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Understanding People

January 28, 2014

Okay, I admit, I am no expert in the field of understanding people. I tend to take people at face value. Assuming that people mean what they say. When in fact, generally, there is a whole undercurrent with many, which represents what they really mean, that they are for some reason reticent to put into so many words.

I am no stranger to this kind of behavior. I engage in it more these days, particularly with people who I don’t know very well, or who I know don’t have my interests in mind. One thing I have learned more recently, which was quite a surprise, is the lengths some people will go to, to make up stories to cover their tracks. Many people are much more storytellers, than they are truth tellers.

For many it is all about creating a narrative they are comfortable with. And they are quite happy to sacrifice others well being and values to fit them into a role in this narrative. I am not one for playing roles just for the sake of making others feel comfortable. And neither should anyone else be.

I am not always the best with words in the moment. Because I am always thinking about what I am going to say, and I am always trying to listen genuinely to what others say, rather than coming out with some unconscious or impulsive reaction or comment, just to make myself look better.

It would be good if there were more people willing to think about what they say, but it seems many are content to weave their narrative stories, in which they are the center, and everyone else has a clear role within. This kind of thinking is not good for anyone, and on both the large and small scale, when people believe too strongly in these stories they can start to feel trapped by a set role within it.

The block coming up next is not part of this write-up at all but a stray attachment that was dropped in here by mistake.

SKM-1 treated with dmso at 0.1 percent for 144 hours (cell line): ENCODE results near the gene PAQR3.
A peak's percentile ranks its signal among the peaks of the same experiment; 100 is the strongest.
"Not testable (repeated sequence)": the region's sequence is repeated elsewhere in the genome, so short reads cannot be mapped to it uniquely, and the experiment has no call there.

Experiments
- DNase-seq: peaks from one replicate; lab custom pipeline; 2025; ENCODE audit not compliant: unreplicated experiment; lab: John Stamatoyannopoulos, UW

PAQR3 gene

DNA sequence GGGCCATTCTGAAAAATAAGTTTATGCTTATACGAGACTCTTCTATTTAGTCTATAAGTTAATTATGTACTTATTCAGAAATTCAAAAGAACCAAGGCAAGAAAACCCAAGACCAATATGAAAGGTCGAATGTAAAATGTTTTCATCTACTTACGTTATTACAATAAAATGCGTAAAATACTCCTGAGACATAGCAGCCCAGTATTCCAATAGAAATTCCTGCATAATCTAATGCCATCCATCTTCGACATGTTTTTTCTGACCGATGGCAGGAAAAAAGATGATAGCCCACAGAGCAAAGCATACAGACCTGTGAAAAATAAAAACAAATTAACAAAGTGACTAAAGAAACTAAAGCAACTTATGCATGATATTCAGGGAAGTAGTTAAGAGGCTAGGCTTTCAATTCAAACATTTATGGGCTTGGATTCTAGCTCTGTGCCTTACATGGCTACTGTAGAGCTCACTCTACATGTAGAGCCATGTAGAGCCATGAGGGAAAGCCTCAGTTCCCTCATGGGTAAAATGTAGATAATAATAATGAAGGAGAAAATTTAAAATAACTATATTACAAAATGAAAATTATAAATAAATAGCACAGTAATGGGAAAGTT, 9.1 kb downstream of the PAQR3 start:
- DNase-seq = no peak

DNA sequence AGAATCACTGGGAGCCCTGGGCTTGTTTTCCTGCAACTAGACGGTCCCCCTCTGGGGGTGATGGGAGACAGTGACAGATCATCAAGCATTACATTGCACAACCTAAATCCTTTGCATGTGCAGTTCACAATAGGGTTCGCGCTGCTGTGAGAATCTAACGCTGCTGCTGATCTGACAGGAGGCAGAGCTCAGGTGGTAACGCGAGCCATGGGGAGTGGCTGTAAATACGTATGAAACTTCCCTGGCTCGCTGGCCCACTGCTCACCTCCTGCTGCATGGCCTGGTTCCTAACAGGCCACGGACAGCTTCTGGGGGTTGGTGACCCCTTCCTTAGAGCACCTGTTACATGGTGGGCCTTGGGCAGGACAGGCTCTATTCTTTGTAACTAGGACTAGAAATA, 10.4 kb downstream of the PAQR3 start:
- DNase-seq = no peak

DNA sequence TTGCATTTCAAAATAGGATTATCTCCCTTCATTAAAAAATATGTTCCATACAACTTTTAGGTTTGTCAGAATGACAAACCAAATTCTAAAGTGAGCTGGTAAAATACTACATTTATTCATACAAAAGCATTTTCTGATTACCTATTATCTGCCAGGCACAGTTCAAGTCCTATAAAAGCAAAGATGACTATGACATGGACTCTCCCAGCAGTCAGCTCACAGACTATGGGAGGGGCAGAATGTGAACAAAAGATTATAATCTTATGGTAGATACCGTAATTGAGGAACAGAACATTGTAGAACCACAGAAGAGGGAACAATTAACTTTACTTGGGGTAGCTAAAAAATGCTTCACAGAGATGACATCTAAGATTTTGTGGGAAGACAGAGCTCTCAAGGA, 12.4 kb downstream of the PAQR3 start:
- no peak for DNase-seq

To my mind, life is not a story. Life is a challenge in which each day brings something new that you have to face, and that you cannot fit into line with some preconceived perception. Harsh reality is always there on the fringes of our awareness, and I think this is why we tend to hide in the comfort of stories.

I think a fiction story is a great outlet. It can spark your imagination, and it can inspire you. But when you make yourself just a character in some story, you are turning yourself and others into victims. And you are refusing to acknowledge the two core principles of existence. Compassion, and non-attachment to outcome of actions.

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